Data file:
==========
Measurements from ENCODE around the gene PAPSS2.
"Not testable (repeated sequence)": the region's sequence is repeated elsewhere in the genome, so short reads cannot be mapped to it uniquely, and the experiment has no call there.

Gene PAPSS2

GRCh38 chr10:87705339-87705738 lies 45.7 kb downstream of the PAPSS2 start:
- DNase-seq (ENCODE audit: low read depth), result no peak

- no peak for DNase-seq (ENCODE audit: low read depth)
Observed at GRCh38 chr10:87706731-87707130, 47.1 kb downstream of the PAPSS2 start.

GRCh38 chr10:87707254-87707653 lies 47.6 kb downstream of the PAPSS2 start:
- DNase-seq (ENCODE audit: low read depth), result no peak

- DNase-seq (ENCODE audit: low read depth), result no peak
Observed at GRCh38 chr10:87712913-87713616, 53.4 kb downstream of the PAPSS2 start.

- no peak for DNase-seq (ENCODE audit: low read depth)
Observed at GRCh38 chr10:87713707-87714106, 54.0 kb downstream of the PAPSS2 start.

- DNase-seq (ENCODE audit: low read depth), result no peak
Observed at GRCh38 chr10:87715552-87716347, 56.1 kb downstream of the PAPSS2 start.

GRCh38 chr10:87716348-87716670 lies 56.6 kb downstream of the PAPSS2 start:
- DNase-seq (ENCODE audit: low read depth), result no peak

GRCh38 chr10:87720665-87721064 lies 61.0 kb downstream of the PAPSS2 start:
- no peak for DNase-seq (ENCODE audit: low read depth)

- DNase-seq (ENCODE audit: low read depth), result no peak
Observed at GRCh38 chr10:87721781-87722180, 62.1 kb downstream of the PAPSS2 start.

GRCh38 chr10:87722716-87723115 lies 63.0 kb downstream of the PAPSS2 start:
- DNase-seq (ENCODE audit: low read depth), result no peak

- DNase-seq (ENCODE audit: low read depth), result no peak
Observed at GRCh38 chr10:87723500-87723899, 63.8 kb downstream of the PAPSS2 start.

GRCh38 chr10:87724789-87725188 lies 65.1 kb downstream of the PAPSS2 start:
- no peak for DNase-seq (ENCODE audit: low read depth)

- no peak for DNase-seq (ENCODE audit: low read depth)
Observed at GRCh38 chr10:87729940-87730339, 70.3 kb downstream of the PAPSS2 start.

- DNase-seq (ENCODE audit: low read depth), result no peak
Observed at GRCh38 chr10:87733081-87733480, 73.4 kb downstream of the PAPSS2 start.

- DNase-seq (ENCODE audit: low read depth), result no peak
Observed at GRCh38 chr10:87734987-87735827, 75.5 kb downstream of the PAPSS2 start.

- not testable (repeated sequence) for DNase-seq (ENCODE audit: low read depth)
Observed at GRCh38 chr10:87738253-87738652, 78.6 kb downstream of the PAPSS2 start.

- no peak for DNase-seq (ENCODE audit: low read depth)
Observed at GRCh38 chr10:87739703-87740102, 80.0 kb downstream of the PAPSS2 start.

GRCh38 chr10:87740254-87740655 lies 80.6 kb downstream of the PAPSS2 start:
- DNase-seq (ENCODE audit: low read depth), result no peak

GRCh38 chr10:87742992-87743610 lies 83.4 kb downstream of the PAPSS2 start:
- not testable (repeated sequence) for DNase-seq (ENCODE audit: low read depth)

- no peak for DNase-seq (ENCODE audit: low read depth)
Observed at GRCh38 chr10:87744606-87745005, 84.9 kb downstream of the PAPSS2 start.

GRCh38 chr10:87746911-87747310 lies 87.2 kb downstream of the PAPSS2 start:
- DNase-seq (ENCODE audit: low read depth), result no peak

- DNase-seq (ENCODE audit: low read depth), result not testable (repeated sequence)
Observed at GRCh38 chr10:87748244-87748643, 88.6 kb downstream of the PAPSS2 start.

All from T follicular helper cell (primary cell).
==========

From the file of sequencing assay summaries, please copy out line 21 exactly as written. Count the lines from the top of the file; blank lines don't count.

Observed at GRCh38 chr10:87721781-87722180, 62.1 kb downstream of the PAPSS2 start.